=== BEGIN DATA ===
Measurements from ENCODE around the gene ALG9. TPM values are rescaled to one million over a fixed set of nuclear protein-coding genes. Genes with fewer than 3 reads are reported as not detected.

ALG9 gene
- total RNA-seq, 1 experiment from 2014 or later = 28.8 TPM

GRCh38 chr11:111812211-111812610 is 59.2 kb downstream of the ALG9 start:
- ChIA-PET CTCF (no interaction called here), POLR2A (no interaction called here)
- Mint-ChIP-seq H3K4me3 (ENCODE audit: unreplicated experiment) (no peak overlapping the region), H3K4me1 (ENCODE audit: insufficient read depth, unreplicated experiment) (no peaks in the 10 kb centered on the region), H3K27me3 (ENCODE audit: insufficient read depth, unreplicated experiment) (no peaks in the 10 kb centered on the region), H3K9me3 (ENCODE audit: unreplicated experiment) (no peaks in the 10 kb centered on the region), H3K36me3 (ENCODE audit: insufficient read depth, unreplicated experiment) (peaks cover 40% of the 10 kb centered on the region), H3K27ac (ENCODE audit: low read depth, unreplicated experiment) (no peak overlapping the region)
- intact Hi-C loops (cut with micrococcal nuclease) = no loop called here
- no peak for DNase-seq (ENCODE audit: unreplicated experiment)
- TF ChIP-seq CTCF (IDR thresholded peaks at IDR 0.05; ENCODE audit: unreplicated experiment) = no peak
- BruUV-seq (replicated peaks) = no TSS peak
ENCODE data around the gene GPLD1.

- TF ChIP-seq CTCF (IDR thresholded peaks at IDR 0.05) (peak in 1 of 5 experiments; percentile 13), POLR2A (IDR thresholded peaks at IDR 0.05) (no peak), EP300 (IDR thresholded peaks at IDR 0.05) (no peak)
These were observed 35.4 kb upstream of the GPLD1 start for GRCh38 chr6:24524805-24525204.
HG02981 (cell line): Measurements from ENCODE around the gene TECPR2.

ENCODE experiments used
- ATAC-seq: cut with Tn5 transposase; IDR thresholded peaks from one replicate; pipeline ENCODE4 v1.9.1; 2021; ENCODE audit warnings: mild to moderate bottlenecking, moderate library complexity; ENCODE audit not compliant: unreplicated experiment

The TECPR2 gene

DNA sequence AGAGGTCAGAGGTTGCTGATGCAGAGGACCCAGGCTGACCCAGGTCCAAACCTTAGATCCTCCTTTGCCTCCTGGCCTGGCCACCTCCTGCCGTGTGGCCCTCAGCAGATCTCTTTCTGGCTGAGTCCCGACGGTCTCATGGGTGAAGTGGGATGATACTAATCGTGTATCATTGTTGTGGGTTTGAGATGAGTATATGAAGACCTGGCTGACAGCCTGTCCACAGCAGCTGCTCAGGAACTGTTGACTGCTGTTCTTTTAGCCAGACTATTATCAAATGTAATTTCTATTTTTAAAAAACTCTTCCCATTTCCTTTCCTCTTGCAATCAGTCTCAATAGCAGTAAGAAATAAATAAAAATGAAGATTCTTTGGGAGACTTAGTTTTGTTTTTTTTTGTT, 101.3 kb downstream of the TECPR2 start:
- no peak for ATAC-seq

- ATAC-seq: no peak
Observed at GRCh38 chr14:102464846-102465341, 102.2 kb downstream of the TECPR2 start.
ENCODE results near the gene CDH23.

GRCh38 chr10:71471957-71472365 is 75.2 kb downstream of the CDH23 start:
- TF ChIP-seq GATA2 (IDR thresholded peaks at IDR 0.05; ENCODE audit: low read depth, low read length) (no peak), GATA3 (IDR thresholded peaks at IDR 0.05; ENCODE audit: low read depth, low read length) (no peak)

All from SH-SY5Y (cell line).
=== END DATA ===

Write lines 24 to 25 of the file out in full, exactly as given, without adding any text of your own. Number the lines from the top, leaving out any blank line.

- TF ChIP-seq GATA2 (IDR thresholded peaks at IDR 0.05; ENCODE audit: low read depth, low read length) (no peak), GATA3 (IDR thresholded peaks at IDR 0.05; ENCODE audit: low read depth, low read length) (no peak)

All from SH-SY5Y (cell line).